Identity #3-Competency

Competency is where your natural talents come into play.  Talent is something you are born with and is only dependent upon your “group” in that they can encourage or discourage, help or hinder you. You develop competency when you are pushed to take appropriate risks; that is how you develop the skills necessary to do the task well. Every person needs to feel good about herself; everyone needs to feel he has worth and belonging. Having both, it is possible to not rate very high on the competency scale. You can be a klutz and still have a solid sense of self-esteem. However, if a person is weak on belonging and lacks a sense of worth, competency becomes very important. You can use competency to compensate for the shortfall in worth or belonging. Your competency ccan be a source of nurture to your soul when the need to belong is not being met.

What a person is good at does not seem to matter–just that they are good at something! I felt I was not ready for our daughters becoming teenagers, but they did not consult me! I remembered that I had heard someone advise to make sure your teenager is good at something. It does not matter what. Just put your thumb in his back and make sure he is good at something. That would get him through his teen years intact! I quickly forgot who saidit, but the advice stayed with me. If a child has a knack with computer, help him be the best tech yet. If it is spelling, music, sports, academis, whatever, help your child be able to say, “I’m the best tennis player, diver, runner, stand-up comic, etc. in school!” The one who does well is valued and included–she belongs!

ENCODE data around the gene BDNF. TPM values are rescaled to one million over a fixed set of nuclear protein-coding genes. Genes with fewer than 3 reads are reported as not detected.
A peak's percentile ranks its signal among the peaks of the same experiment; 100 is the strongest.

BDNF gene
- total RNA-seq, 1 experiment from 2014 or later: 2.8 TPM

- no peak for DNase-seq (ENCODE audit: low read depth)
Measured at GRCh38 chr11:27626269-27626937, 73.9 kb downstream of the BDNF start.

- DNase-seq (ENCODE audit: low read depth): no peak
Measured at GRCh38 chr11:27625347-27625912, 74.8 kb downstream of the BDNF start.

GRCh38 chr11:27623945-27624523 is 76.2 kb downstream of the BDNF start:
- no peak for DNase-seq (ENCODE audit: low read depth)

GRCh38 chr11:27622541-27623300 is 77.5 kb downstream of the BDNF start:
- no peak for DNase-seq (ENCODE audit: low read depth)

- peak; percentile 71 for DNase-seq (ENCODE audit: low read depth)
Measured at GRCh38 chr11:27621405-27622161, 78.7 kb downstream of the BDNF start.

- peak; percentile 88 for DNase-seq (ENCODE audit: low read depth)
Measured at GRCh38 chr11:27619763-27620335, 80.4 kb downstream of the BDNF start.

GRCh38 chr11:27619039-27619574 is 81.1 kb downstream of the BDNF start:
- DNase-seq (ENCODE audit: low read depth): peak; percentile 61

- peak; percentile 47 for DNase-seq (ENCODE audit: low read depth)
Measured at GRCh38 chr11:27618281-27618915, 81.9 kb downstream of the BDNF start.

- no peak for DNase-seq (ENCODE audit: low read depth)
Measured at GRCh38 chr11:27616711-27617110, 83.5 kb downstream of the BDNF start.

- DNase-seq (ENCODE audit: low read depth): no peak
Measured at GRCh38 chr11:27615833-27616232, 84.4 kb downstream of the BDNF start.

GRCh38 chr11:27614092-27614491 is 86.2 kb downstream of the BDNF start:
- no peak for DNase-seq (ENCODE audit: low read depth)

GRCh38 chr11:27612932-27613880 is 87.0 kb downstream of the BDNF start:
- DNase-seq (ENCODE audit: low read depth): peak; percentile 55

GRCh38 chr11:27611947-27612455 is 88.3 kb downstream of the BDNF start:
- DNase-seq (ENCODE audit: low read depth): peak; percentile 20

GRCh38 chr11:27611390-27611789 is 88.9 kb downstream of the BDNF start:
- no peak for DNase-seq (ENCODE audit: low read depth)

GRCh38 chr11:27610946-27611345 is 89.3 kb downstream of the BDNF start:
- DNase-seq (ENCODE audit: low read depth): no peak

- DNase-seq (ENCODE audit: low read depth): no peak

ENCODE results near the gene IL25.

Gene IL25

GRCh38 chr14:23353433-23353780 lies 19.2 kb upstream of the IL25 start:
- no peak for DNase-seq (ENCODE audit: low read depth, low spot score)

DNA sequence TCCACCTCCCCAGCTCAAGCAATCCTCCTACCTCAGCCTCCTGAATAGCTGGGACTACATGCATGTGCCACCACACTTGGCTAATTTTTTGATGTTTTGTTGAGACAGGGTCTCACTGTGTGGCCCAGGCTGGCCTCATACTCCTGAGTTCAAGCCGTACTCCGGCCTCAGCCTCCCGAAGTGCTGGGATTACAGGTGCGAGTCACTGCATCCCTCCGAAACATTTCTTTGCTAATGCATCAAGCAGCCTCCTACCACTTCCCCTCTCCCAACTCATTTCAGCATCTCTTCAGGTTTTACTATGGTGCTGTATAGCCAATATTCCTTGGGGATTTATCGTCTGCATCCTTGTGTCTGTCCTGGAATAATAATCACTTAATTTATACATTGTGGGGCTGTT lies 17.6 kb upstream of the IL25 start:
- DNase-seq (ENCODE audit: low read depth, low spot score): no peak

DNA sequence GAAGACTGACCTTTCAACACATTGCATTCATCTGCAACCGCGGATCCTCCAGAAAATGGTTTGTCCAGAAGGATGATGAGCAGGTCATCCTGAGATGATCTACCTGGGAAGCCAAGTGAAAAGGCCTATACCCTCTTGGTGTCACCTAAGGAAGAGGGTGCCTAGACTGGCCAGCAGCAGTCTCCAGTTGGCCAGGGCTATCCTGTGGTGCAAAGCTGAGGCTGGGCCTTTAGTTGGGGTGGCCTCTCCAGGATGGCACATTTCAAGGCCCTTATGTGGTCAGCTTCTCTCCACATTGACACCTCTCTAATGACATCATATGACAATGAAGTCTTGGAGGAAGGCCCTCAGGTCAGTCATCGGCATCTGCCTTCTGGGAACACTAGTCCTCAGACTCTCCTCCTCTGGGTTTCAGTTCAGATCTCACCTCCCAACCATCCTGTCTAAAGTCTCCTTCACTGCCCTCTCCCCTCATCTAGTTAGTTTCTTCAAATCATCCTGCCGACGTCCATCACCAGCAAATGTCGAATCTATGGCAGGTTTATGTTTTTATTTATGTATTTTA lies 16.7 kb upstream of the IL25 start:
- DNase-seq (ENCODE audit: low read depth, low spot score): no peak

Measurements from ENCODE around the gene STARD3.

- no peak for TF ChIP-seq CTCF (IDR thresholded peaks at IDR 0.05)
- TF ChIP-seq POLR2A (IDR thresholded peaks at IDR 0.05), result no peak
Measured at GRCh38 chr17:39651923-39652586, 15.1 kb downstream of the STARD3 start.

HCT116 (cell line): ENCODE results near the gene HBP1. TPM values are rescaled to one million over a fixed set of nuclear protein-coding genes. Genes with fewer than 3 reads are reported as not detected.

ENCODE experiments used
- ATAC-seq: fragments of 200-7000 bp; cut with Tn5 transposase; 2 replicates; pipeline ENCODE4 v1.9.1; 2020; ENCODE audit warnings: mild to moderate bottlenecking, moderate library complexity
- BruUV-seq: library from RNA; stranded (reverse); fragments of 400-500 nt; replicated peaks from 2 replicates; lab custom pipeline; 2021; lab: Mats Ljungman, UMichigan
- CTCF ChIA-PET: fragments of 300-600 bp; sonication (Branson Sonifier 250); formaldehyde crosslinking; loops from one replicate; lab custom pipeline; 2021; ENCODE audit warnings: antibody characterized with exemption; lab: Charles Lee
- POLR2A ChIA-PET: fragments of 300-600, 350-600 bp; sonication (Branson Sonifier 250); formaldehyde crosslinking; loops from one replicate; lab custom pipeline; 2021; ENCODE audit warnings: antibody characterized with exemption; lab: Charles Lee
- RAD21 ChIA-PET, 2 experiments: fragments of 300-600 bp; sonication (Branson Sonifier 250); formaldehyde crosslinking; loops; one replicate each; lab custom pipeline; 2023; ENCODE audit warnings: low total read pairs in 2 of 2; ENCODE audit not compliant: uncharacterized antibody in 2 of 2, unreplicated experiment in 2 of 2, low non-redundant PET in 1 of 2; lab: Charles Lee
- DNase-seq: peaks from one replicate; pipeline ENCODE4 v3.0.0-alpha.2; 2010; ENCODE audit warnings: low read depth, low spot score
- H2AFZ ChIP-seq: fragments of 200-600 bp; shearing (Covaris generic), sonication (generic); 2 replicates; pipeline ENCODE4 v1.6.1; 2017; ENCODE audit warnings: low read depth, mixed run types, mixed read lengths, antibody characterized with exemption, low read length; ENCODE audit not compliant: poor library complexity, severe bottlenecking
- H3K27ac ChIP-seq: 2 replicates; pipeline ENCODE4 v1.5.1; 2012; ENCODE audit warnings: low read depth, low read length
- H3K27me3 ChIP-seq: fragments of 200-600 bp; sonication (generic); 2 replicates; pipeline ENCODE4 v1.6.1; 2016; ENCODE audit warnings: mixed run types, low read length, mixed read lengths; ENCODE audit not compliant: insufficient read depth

Many people short on belonging and worth use their competency to buy belonging and worth. The teen short on worth and belonging, but competent in football will give his heart and soul to the game. He will play in pain or when he is unwell. The pain or illness pales in contrast to the pain of feeling worthless and not belonging. The adulation from fellow students, the camaraderie of the team, the “atta boys” from the coach–these things far outweigh any pain or illness he may have. He wears his letter jacket to broadcast his belonging and worth to the team.

You see the same pattern in the corporate world. A worker happily takes an added workload or volunteers to head up committees. He drives himself. The job becomes all consuming–worth and belonging are that important. He takes classes to be a more valuable asset to the company. He may display qualifications, accolades and certificates in prominent places in the office. It is another way of saying, “See me,” “Appreciate me.” It is proof to him, and to the world, of worth. Sadly, some sacrifice relationships at home in pursuit of the “atta boy” they never heard as a child. When you depend upon competency to earn love and a sense of belonging and worth, you open the door that leads to burnout, disappointment, betrayal, and failure. Feelings of worth and belonging that come from meeting expectations, performing brilliantly, or reading people correctly are fragile at best.

I will never forget the day I asked my father what he thought I should do for a career. He looked me right in the eye and said, “Kiddo, I think you can do whatever you set your mind to do.” Talk about an “atta boy!” We would love to hear what your experience was? Who “saw you” and said something? Who reflected back to you an accurate picture of yourself that made a difference for you?

Blessings, Carol